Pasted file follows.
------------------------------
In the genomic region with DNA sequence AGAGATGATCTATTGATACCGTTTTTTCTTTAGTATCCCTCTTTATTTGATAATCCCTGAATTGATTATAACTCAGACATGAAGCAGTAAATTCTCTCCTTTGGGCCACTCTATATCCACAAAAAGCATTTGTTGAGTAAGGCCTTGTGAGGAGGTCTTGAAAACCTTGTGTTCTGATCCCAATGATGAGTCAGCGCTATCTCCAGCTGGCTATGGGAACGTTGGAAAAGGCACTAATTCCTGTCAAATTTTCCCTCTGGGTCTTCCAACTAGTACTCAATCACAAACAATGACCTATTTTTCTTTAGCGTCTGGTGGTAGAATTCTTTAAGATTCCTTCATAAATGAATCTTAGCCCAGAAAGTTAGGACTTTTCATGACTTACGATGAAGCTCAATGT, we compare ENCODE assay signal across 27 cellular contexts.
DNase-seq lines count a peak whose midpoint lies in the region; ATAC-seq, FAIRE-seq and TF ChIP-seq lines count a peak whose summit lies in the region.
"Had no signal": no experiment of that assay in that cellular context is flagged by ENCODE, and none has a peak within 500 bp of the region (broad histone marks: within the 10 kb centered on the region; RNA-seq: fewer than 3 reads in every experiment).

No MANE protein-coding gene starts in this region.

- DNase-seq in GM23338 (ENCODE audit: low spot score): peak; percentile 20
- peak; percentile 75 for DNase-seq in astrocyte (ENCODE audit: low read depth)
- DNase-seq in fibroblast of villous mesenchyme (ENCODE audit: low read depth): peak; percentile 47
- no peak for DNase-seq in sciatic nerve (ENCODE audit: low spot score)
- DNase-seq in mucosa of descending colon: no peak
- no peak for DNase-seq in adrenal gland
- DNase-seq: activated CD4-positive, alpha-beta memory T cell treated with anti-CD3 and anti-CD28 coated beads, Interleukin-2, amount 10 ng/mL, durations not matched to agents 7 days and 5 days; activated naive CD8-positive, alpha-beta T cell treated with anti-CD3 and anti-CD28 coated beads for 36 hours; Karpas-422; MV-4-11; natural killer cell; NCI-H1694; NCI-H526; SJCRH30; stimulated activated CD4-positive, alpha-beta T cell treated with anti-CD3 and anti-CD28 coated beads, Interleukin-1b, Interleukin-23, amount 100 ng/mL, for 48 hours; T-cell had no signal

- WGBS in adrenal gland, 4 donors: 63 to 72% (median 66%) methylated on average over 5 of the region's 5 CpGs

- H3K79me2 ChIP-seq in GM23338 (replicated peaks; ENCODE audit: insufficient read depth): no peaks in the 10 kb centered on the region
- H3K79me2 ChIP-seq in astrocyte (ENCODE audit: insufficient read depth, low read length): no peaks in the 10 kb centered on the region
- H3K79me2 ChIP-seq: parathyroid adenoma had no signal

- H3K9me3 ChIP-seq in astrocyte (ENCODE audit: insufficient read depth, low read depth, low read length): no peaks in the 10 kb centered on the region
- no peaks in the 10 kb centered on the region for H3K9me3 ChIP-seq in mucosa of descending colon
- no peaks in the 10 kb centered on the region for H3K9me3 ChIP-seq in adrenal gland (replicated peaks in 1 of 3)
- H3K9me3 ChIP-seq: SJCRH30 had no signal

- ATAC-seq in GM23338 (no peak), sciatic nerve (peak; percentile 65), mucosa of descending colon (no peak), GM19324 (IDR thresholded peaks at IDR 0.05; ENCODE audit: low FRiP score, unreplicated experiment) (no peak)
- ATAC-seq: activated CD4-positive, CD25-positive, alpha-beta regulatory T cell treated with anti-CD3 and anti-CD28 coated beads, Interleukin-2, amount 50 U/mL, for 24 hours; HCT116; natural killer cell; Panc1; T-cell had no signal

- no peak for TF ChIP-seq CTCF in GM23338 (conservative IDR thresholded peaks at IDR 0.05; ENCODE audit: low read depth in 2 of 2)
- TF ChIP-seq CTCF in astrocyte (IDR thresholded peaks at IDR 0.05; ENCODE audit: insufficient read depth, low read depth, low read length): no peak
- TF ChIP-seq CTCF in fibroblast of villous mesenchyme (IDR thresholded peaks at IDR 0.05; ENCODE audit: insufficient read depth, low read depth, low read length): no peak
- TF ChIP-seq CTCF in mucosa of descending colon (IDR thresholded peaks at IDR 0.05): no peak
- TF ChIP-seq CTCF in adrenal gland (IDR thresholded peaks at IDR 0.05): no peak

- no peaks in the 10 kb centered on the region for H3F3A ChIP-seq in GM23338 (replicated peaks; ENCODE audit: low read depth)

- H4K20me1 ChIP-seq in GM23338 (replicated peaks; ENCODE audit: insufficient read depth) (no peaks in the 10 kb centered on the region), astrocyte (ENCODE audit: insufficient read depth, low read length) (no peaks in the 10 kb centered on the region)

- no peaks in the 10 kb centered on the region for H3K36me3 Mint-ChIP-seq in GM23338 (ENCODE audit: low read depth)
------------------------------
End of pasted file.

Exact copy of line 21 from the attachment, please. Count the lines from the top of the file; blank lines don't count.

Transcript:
- ATAC-seq: activated CD4-positive, CD25-positive, alpha-beta regulatory T cell treated with anti-CD3 and anti-CD28 coated beads, Interleukin-2, amount 50 U/mL, for 24 hours; HCT116; natural killer cell; Panc1; T-cell had no signal